I’m trying to work through these emotions by focusing on some important facts. First of all, all labors are different. My labor with Marlowe was excruciatingly long (36 hours), and I think that I automatically attach myself to the notion that this labor will be the same. It won’t be. Every labor is different just as every child is different, and I’m trying to focus on the intrigue of what those changes will be like– both between my labors with my two children and between my children themselves! Also, I’m trying to remind myself that in reality, I am much stronger as a woman and as a person than I was before I had my daughter. I think when we become Mamas we learn to walk through fire– it is the absolute hardest thing I’ve ever done, and the job that has tested me in more ways than I can name. When I was crying to my Midwife this week, she just looked right in to my eyes and reminded me, “But Eva, the last time you did this you weren’t a Mother. Now you are, and that is everything.” I hadn’t even thought about that. My capacity for Love, for Endurance, for Patience, for Strength, and for Resilience has grown exponentially since becoming a Mama– and I think it’s important for me to remind myself of that right now. I think we should all remind ourselves of that all the time!
And as for my emotional bond with my sweet little guy inside me– I’m trusting that it will come. Before Marlowe was born I had no idea I could love somebody so much and so completely, and to fall deeper in love with them all the time. I’m looking forward to falling in love with this little boy more every day, and to learning about him just as I did with his sister. I feel far from perfect right now, but I have to trust that I’m good enough– for this process and for my baby. And that will get me through. If you have any stories about overcoming second-time Mamahood fears please share!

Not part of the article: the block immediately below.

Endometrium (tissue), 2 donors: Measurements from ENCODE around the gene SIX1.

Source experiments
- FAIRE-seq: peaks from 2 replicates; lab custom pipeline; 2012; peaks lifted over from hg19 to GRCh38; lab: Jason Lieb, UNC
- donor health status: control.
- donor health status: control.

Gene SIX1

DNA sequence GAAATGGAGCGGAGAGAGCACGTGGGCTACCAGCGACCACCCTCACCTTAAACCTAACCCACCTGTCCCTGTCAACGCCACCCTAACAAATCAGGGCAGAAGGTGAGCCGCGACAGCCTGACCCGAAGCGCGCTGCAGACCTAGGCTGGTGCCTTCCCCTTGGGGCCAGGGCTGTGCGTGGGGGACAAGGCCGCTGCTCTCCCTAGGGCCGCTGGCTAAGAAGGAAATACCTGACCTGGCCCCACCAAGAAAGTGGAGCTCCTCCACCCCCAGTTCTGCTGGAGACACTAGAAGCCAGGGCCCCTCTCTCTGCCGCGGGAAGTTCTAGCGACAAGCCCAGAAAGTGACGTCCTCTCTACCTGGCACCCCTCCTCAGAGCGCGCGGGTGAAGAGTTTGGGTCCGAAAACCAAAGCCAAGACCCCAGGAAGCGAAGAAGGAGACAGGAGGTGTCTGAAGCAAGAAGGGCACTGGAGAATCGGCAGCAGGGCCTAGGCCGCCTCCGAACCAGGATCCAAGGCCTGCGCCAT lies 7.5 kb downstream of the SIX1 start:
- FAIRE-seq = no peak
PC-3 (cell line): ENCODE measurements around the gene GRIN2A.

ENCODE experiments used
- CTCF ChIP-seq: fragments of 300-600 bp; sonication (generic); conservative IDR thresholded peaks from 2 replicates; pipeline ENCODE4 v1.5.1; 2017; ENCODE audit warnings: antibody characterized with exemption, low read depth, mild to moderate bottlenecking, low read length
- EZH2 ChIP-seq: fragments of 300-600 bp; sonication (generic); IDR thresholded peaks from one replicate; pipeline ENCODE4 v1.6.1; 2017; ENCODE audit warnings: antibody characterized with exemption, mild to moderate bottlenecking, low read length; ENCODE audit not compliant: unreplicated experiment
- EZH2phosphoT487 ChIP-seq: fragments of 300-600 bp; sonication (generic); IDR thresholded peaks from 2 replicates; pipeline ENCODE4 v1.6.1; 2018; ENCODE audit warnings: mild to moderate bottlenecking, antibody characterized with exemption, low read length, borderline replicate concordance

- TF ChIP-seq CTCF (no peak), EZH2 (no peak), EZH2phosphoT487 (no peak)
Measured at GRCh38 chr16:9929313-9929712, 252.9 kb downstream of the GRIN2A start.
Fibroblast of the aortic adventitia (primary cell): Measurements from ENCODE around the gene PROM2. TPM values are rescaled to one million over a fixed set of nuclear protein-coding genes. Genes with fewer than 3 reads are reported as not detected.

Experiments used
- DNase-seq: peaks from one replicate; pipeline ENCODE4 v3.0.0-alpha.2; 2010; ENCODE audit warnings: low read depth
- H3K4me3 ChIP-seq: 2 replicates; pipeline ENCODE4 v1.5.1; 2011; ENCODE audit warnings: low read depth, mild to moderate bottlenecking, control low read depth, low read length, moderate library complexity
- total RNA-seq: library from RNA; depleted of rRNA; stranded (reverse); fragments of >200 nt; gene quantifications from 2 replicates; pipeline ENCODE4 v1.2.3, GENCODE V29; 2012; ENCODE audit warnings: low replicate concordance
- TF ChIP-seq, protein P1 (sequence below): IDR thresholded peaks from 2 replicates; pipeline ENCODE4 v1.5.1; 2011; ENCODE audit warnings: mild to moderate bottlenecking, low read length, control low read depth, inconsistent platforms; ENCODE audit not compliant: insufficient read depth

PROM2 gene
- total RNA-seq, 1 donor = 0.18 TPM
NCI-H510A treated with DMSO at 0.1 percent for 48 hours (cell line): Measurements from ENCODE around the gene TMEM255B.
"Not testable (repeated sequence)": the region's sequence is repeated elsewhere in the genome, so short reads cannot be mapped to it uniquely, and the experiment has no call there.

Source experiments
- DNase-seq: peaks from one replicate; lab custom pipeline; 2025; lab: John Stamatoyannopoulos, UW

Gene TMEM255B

The other day, Kyle, Marlowe, and I shot a simple little day-in-the-life video with awesome photographer/videographer Natasha Harri Fuller to capture this special time with just the three of us. I cherish it so much and I wanted to share with all of you today! My best friend has a great saying that she uses during trying times: “Bless it and Release it“. I’m taking this up as my new mantra while I await this exhilarating whirlwind of change. The only thing we can really count on is Change, and the future is looking bright…
Photographs by Stephanie Elliott Photography